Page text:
I thought I would have to fire up the snow blower for the first time in 2019 when I woke up in the morning of the very last day of that year to a fresh snowfall. My snow blower’s gasoline engine is reluctant to start after it’s been sitting unused all summer, so I dressed up in my warmest winter coat, knowing I could be out in the subfreezing weather for a while. As it turned out, I didn’t so much as lay a hand on my snow blower. There was less than a half-inch of snow on the driveway; if I had wheeled out the snow blower to remove that, it would have seemed to me at least like the most egregious misuse of a power tool imaginable. It was a preposterously simple matter to clear the driveway in just five minutes using the snow shovel. I wasn’t even winded when I finished. I probably could have used a push broom.
One of my neighbors, who owns one of the largest snow blowers I have ever seen, does not have the same reservations about how and when to use it that I had about mine. He’s one of those “I paid a lot of money for this power tool and I’m going to use it” kind of guys. His snow blower is taller than he is, and has a mouth wide enough to clear half his driveway in a single pass. After a heavy snowfall, witnessing it make short work of waist-high drifts of snow is an impressive sight to behold. Seeing him use it to clear a half-inch of snow is another thing entirely. I was at the end of my drive, clearing away the inch-high ridge of snow left behind by the city snow plow crew after they cleared our street, when I heard the roar of his snow blower coming to life. I stopped what I was doing and used my shovel as a prop to rest my arm on while I watched him follow his behemoth to the end of his driveway, maneuver it through a 180-degree turn, then follow it back up to his house, all the while wreathed by the faintest haze of snow thrown into the air as a thin, insubstantial whisp that blew apart in the breeze the moment it exited the chute off the top of his snow blower. He tried to make a bigger production of it by spending some extra time at the end of the driveway making sure he got all the snow left behind by the city plow, but it hardly took him five minutes to do the whole thing. I bet the engine on his snow blower didn’t even get warm.
Ordinarily I wouldn’t have even bothered to shovel so little snow off the driveway because I’m pretty lazy when it comes to yard work, to be frank. I should probably hire some of the more enterprising neighborhood teenagers to cut the grass and shovel the driveway, but as well as being lazy I’m also a skinflint, so to this day I still do my own mowing and shoveling and other yard work, but only when I feel I absolutely have to. Yesterday afternoon was one of those times. Our good friends, Becky and John, were coming over later in the afternoon to go out to dinner with us, then come back to our little red house to spend new year’s eve playing games, and I didn’t want them to have to trudge through even as little as a half-inch of snow, because who would do that to their good friends?
We had a very casual dinner at a popular local pizza parlor not far from our house. We figured we’d have a quick dinner there, then return to play games while we noshed on some snacky foods and finally toast the new year, not necessarily at midnight because none of us are spring chickens any more. We ended up spending a bit more time at the pizza parlor than we had planned, about three and a half hours! I can’t account for this. It’s normally a popular place but there didn’t seem to be any more customers than we usually saw; in fact, I spotted empty tables and stools at the bar from time to time, but the wait staff were obviously running their legs off. We didn’t even see our waitress until about fifteen minutes after we were seated when she paused briefly — and I mean very briefly — to apologize for then wait, then add she’d be back in just two more minutes before she dashed away again. She didn’t give us enough time to ask for water. And she wasn’t back in two minutes.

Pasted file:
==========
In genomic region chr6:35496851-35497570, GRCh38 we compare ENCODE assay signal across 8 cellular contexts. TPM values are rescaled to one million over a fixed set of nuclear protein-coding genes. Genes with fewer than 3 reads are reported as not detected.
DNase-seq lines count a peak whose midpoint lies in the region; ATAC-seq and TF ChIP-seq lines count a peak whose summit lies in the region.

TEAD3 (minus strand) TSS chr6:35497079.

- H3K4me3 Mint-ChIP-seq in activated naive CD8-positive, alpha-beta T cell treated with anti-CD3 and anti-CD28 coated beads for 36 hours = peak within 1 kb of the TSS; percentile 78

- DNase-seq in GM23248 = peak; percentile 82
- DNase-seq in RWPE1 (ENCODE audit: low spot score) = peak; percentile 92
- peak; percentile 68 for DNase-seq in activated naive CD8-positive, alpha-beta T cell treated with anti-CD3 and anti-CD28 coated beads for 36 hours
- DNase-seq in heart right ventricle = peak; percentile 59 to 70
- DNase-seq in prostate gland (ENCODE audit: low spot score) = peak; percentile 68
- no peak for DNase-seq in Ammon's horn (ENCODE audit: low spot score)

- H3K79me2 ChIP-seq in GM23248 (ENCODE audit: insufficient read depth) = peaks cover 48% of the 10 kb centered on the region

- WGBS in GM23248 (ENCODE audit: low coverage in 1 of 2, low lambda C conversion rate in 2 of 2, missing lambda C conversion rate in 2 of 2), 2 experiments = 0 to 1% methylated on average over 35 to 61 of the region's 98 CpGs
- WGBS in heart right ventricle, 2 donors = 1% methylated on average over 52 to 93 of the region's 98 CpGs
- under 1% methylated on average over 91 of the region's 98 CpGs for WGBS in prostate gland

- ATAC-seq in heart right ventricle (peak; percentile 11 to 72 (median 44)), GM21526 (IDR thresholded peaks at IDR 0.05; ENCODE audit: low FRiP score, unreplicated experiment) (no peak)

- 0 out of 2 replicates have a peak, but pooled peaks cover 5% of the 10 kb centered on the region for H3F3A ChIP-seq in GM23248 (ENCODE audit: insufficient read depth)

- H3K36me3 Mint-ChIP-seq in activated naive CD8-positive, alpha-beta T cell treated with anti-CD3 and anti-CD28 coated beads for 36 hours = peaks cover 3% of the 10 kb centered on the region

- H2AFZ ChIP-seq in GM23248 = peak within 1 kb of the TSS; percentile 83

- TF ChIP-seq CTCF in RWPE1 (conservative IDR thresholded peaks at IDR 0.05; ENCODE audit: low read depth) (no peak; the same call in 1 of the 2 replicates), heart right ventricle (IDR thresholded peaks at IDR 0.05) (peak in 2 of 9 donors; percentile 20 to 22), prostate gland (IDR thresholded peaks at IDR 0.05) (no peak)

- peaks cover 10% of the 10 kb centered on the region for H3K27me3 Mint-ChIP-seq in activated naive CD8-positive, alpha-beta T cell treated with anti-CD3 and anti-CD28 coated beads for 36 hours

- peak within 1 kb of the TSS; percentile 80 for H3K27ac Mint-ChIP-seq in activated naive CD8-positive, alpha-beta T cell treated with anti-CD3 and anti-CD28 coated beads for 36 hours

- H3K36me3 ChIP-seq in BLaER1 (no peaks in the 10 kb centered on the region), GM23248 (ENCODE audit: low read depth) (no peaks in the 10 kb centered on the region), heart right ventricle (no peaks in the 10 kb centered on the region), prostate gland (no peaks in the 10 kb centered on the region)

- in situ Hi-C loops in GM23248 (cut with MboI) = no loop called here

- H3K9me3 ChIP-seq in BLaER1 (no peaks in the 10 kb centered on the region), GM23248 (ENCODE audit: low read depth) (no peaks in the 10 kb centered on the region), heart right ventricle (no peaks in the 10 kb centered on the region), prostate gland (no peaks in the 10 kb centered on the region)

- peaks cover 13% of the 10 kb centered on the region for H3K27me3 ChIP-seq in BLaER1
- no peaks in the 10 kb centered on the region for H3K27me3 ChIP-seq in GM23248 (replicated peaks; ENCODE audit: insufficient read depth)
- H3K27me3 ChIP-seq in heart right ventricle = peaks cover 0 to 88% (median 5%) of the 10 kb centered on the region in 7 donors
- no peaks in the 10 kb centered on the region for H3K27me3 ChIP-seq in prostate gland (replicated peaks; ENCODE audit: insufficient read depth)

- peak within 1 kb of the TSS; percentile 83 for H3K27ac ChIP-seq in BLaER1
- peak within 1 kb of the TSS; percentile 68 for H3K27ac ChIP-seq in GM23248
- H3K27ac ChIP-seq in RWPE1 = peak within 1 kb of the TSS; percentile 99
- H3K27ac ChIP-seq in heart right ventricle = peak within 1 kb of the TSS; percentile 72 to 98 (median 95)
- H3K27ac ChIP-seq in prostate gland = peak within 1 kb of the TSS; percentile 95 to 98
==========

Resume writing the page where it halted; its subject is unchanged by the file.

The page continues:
When she did come back, ten minutes later, she stayed only long enough to get our drinks order before rushing off again. We managed to slip in a request for some fried cheese curds, too, but just barely. She swooped in to dive-bomb the table with John’s beer minutes later, explaining his order was easiest to fill because it came in a bottle. Becky got her cocktail about five minutes later, while Barb’s sat at the end of the bar at least ten minutes, for some reason. I got my beer last, many more minutes after B’s cocktail was delivered. If I recall correctly, the cheese curds arrived after we all raised our glasses to toast the new year, but the waitress didn’t take our dinner order until we were burping contentedly after finishing off all of the cheese curds and had nearly made our way to the bottoms of all of our drinks.
So you get the idea: service was slow and the main courses didn’t arrive until well past the time we thought we’d be on our way home. We weren’t in a terribly big hurry, though, so it’s not like we felt like complaining about it, but damned if we wouldn’t make fun of it a little bit.
Back at our little red house, I popped open a bottle of bubbly, poured a glass for everyone and we shared a toast to the new year, again. Then we played a very silly card game that required us to shout out words and phrases that were improbable under any other circumstances that didn’t involve prosecco, and had a pretty good time doing it.